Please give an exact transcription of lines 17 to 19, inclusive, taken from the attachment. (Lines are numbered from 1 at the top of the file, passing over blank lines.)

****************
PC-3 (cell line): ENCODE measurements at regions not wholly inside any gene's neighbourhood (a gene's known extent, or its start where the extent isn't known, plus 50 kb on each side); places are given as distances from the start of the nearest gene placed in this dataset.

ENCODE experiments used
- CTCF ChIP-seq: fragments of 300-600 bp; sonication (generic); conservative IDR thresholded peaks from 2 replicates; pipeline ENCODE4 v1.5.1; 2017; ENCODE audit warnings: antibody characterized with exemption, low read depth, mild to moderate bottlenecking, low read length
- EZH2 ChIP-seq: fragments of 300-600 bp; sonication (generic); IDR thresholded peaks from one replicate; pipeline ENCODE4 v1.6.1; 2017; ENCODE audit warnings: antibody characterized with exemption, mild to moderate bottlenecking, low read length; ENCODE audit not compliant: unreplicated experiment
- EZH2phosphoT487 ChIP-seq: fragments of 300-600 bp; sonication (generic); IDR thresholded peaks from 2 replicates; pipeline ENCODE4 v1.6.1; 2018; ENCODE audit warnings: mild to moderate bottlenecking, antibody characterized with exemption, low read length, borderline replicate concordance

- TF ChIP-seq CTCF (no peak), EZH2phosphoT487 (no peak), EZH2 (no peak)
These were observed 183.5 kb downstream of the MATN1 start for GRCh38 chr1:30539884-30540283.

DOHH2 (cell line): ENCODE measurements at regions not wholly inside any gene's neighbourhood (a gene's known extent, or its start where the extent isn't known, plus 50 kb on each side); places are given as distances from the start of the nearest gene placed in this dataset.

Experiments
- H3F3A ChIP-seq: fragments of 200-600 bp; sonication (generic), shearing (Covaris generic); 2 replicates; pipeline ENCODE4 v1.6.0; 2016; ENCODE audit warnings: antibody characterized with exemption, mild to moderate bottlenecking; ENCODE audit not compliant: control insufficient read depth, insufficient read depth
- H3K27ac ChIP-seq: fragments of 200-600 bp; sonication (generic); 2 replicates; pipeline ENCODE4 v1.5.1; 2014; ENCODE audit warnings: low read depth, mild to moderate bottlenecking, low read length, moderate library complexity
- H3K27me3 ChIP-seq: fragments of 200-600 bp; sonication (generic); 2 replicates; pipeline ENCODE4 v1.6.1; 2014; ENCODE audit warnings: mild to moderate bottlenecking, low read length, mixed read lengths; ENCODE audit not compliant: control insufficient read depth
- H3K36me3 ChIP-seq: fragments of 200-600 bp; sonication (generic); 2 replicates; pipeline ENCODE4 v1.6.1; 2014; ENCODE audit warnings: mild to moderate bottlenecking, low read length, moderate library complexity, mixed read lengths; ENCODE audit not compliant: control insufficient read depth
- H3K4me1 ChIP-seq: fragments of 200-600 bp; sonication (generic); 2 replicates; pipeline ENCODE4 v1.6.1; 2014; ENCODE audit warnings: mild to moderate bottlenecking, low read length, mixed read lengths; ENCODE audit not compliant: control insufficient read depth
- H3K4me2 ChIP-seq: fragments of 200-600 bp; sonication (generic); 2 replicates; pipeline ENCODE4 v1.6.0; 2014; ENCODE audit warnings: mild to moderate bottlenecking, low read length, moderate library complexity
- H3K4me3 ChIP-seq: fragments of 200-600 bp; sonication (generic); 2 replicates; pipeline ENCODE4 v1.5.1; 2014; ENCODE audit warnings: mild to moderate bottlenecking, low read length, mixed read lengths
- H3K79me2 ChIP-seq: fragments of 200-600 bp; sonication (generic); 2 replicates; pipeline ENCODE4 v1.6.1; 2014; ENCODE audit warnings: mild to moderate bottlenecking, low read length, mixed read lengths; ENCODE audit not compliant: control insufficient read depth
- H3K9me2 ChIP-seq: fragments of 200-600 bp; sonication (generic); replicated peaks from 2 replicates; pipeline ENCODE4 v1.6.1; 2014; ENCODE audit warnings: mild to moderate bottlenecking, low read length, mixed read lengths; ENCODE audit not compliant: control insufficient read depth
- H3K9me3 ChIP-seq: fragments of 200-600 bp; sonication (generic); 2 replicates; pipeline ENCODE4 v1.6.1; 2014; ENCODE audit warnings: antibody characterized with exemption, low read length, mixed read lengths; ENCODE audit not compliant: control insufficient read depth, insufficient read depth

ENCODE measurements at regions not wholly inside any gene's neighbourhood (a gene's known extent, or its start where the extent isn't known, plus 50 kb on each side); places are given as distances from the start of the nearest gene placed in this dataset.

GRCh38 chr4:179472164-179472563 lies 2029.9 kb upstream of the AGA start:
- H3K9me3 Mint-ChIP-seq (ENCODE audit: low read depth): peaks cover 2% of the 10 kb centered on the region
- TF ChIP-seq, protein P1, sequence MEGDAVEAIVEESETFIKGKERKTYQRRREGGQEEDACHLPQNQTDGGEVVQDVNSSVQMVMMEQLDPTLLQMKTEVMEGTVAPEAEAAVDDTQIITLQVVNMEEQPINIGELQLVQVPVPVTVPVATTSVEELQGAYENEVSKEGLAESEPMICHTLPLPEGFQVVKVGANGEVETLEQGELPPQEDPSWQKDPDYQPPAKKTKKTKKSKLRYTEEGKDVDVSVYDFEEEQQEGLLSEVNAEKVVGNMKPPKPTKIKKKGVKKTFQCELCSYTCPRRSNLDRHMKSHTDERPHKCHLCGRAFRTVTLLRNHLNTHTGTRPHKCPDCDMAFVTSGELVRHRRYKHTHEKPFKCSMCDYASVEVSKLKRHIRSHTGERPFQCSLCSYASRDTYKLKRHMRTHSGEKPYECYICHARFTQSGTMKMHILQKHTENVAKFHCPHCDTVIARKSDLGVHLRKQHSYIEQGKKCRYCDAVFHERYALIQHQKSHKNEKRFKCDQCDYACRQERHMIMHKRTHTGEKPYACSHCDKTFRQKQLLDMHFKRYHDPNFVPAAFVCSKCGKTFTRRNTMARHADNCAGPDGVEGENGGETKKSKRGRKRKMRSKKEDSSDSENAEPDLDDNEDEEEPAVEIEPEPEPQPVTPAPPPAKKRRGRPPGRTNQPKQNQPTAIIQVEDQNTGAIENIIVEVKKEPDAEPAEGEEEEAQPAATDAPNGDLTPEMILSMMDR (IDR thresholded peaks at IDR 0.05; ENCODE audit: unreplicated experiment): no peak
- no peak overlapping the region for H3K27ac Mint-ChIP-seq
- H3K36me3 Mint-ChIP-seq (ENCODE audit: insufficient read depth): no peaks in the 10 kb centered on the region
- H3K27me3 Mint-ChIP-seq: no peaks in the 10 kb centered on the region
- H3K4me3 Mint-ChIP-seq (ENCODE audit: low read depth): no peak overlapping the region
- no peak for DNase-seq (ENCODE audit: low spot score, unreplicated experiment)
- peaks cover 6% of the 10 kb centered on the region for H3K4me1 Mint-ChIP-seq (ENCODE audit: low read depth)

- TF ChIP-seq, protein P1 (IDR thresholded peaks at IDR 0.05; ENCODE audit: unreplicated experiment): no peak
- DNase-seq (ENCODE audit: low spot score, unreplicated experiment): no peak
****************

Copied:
- H3K79me2 ChIP-seq: fragments of 200-600 bp; sonication (generic); 2 replicates; pipeline ENCODE4 v1.6.1; 2014; ENCODE audit warnings: mild to moderate bottlenecking, low read length, mixed read lengths; ENCODE audit not compliant: control insufficient read depth
- H3K9me2 ChIP-seq: fragments of 200-600 bp; sonication (generic); replicated peaks from 2 replicates; pipeline ENCODE4 v1.6.1; 2014; ENCODE audit warnings: mild to moderate bottlenecking, low read length, mixed read lengths; ENCODE audit not compliant: control insufficient read depth
- H3K9me3 ChIP-seq: fragments of 200-600 bp; sonication (generic); 2 replicates; pipeline ENCODE4 v1.6.1; 2014; ENCODE audit warnings: antibody characterized with exemption, low read length, mixed read lengths; ENCODE audit not compliant: control insufficient read depth, insufficient read depth